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Panpa Bulletin : November 2011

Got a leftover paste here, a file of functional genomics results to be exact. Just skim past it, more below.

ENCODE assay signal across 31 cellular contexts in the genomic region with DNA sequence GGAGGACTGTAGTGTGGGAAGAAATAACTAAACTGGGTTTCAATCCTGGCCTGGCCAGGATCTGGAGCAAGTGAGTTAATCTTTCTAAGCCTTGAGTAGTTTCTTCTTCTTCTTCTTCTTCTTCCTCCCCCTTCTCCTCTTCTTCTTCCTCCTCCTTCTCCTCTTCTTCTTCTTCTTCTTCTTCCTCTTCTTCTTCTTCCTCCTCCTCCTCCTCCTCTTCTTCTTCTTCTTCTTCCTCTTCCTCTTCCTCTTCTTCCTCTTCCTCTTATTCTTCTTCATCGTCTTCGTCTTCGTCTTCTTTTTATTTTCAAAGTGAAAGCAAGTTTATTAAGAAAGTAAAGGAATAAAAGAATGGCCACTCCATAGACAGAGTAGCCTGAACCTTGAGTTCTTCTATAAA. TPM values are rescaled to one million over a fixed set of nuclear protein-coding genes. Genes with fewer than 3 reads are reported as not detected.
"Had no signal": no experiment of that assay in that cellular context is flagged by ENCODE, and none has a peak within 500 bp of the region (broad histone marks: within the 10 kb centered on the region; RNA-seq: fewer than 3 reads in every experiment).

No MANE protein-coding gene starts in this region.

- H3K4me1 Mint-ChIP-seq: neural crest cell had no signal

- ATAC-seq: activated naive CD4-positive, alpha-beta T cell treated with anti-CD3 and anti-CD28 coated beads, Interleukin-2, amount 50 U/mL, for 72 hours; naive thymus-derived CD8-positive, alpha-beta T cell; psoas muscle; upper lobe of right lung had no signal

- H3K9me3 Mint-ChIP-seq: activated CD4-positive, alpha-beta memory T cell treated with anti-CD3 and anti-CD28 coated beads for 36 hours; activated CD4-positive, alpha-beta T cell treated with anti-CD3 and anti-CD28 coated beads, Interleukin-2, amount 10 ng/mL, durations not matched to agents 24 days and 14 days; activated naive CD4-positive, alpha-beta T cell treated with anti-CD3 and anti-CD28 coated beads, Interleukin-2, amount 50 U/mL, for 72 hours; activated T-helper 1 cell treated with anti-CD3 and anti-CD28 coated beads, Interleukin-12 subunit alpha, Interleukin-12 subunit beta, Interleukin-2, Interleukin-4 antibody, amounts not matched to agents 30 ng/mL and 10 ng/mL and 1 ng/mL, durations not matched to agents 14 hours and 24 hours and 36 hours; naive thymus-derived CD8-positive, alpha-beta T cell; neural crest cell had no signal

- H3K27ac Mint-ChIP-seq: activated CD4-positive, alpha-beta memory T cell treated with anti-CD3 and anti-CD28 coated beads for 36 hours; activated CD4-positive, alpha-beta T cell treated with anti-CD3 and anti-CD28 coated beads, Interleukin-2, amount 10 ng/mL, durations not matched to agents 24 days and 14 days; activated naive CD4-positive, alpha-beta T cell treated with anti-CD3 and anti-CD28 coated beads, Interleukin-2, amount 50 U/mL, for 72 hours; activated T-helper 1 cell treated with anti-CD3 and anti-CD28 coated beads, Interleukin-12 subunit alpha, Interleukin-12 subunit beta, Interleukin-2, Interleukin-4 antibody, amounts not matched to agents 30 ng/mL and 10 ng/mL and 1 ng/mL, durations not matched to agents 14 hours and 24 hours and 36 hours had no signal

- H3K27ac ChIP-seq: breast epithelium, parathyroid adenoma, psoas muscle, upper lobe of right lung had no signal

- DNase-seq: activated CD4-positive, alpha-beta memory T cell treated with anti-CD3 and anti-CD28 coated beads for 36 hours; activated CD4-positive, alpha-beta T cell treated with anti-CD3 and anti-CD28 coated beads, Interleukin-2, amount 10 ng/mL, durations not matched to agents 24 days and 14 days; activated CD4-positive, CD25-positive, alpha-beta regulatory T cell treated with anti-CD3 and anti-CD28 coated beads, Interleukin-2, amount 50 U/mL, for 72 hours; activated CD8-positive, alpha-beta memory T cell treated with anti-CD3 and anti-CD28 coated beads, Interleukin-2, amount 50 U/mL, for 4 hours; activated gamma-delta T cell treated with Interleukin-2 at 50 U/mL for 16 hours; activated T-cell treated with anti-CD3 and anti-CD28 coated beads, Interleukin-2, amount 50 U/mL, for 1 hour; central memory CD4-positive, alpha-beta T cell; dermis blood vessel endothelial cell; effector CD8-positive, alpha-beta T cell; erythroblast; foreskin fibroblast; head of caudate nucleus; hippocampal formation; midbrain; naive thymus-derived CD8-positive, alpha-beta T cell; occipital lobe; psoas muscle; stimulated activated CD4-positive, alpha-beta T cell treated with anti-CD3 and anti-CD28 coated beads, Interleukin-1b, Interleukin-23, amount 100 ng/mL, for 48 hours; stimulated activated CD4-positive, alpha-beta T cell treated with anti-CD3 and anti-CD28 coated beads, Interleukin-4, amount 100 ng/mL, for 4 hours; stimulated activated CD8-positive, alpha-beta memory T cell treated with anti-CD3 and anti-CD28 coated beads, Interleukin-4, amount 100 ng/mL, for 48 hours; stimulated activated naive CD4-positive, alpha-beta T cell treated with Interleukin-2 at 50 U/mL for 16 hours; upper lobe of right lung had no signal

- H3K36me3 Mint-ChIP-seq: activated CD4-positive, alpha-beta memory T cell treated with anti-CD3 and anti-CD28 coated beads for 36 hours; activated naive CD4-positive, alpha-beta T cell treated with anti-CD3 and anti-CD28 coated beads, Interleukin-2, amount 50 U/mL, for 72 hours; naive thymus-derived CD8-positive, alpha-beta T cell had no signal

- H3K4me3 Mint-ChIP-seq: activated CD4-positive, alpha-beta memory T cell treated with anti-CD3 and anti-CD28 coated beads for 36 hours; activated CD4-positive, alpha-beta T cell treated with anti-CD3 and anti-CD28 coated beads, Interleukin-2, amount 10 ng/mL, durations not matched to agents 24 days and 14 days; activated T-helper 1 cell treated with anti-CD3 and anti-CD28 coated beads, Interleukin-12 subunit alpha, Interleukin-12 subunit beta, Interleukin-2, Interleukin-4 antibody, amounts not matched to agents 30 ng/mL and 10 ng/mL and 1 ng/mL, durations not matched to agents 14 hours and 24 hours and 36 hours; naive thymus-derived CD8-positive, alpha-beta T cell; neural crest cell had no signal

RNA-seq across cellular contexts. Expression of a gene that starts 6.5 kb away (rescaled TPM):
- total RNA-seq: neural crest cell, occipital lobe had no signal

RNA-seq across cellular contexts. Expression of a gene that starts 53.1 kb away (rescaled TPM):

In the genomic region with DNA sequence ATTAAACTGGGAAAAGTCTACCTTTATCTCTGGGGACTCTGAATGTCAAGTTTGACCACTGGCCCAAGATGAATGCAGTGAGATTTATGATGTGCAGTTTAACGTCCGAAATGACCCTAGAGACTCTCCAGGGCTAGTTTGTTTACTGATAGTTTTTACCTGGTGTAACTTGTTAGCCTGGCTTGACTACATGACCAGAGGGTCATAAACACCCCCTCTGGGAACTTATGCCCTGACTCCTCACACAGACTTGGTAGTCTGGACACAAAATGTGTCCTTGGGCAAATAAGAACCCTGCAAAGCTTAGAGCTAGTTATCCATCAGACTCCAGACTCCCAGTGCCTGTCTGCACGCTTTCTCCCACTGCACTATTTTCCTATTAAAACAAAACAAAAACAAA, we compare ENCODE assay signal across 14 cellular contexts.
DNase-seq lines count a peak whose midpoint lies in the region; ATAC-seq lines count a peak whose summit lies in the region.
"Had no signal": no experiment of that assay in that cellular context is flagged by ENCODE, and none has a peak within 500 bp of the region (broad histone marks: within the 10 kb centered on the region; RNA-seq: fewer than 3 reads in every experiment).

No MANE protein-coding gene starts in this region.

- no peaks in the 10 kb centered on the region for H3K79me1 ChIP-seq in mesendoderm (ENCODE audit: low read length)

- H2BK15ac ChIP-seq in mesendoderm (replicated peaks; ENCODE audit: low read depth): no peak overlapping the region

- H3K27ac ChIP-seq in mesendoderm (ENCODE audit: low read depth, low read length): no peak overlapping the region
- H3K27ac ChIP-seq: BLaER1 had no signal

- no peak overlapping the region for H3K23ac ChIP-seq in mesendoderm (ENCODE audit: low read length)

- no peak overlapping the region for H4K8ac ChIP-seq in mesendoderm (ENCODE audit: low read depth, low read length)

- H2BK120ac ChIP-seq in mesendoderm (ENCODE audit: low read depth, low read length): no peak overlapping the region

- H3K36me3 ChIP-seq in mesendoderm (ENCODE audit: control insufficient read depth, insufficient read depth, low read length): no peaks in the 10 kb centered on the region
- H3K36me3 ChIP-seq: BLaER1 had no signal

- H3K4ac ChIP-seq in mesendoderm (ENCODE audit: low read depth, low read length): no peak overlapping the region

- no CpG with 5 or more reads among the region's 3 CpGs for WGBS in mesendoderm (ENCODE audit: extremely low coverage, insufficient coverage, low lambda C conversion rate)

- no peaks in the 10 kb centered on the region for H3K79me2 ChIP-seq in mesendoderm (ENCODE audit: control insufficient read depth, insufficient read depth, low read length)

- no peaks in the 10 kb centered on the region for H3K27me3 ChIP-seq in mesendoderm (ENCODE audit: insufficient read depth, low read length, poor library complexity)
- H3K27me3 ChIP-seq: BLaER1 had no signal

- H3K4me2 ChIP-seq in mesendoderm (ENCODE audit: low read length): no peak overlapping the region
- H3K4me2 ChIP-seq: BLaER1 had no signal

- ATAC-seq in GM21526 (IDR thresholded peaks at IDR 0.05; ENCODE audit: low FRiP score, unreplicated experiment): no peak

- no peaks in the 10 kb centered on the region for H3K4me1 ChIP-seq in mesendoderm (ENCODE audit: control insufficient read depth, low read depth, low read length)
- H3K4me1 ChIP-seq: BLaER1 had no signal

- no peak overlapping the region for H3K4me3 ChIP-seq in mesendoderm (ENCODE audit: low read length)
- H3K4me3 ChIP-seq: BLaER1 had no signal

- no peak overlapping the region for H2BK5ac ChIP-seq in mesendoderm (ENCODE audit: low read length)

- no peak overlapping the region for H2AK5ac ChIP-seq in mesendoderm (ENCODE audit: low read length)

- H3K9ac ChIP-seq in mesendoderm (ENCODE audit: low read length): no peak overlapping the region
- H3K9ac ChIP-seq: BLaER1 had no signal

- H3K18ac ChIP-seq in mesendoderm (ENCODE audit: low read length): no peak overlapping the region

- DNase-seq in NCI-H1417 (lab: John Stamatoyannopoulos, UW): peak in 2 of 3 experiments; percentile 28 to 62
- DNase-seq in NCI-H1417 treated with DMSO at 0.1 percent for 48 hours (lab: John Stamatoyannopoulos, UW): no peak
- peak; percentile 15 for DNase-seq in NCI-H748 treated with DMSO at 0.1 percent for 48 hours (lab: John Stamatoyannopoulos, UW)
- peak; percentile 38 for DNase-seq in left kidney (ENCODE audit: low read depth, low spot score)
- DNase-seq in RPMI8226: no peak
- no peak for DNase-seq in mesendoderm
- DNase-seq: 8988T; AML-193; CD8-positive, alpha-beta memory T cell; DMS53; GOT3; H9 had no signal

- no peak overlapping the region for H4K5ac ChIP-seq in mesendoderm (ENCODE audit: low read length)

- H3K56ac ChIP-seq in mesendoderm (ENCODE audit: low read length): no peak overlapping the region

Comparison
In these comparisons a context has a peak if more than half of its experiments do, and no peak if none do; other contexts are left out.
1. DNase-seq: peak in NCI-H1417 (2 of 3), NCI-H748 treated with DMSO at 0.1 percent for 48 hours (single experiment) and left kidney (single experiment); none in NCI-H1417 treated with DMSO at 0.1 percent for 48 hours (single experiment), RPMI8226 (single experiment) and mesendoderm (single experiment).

As budding reporter Jesse DeMarco, the player has a video or stills camera to capture the story for the nightly news. To do so, Jesse must avoid becoming a victim of the carnage that surrounds her. “ You go into the warzone, and the game enables you to look around any- where in that environment,” says Mr Maniaty. “And if you see something you want to film, you bring the camera up to your eye, see the environment through the lens, and press record. “ Whatever you’re recording is saved in the computer and you proceed through various challenges in the game. “ Then, when you’ve got some spare time, you bring up what you’ve recorded, and you cut your own news piece.” Players can then be assessed to see where they performed well, or need to improve. Mr Maniaty, a veteran of war re- porting, is a driving force behind the project, which began development three years ago. “i’m bringing journalistic experience and input to the game,” he says. “i’ve spoken to a few survivors who have been caught in suicide blasts and other traumatic experiences, and i’m also tied up with a couple of formal groups, such as the Dart Centre for Jour- nalism and Trauma and iNSi.” Mr Maniaty recalls his harrowing ex- perience in east Timor in 1975: “i was there when the ‘Balibo five’ were killed – i was the other journalist – and we were shelled; we went through a lot of trauma.” Those events were made into a 2009 film directed by robert Connelly who, incidentally, is the director and on the production team of WArCo. executives at news agencies in lon- don and New York were given an eight- minute sneak preview of the game last month and were asked for additional input. Mr Maniaty says this additional feed- back will help further develop WArCo so young journalists can be better trained and never go through experiences simi- lar to those he had suffered in Balibo. “it’s aimed to be an assessable, entry- level game,” he says. “it’s not designed for top-flight war correspondents – they know most of this stuff. “it’s really a way of introducing people to the idea of war reporting and its com- plications and risks.” Currently, there are many organi- sations offering Hostile environment Training courses. The quality of these varies and may involve anything from simulating kid- napping to weapons education and first Aid training. other organisations, such as the Dart Centre for Journalism and Trauma, pro- vide post-trauma education to help jour- nalists recognise the damaging psycho- logical effects of such experiences. Dart’s Asia-Pacific managing director, Cait McMahon, says a video game could help to train and enhance a journalist’s resilience to trauma. “[Trauma] resilience is something we’re born with to varying degrees, but it’s also something that can be learnt,” she says. “So it would be about teaching people skills to do that to enhance their own re- silience. “Video games are the sort of technol- ogy that young correspondents are used to. i wouldn’t like to see it as the only training that’s provided, but it could be an addendum.” Sydney Morning Herald photographer Kate geraghty says the Hostile environ- ments Training that she received thanks to her employer, fairfax Media, was in- valuable. it included advanced first Aid train- ing. “in lebanon, we came across a lot of horrifically injured people, so the medi- cal training kicks in,” she says. “Adrenaline is surging through your body and you don’t know if you’re about to be attacked. “But in all that, you remember ele- ments of what you’ve been trained to do. “My first time in a conflict zone was absolutely terrifying,” she recalls. “This was the invasion of iraq [in 2003]. There’s nothing that can teach you like the real thing as there are so many variables in any conflict.” The photographer has gone on to capture dramatic events in Afghanistan, lebanon and the Congo. “They’re all entirely different to each other,” Ms geraghty continues. “every conflict you go to, you gain a huge amount of knowledge but it might not be relevant to the next place.” giving journalists the opportunity to experience the dangers of war without the risk of death is obviously a positive of WArCo. Ms geraghty’s colleague at the Sydney Morning Herald, foreign editor Connie le- vett, would like to see the game cater to many scenarios, not just conflict zones. “ You don’t have to be in a hostile re- gion to get into trouble,” she says. “ You could be in the wrong part of New York, or a street protest blows up and get into trouble.” Her view is supported by the latest iNSi report that not only highlights the dangers of well-known hotspots but also singles out london, Madrid and rome, where riots over corporate greed and government inaction have ignited. Ms levett says: “There’s nothing like the real situation for teaching a journal- ist how to manage, but you do need to have pointers to see where some of your difficulties might come from. “So, if the game is giving you those sorts of pointers, or penalising you for taking an easy option that could lead to a problem further down the track, then yes, it could be useful.” Video game simulations, first Aid and weapons training is a far cry from the days of being thrown in at the deep end, says veteran journalist and producer of the ABC’s foreign Correspondent, Mark Corcoran. ABC journalist Mark Corcoran: Many young freelancers are without any funding, resources or backup WARCO developer Tony Maniaty is bringing his own experiences from Balibo to the game’s scenarios Sydney Morning Herald foreign editor Connie Levett could envisage WARCO used as a training tool for other disaster areas The PANPA Bulletin | NOVEMBER 2011 | 13 CONTINUED PAGE 14 Watch a preview of the game by scanning this QR code with your mobile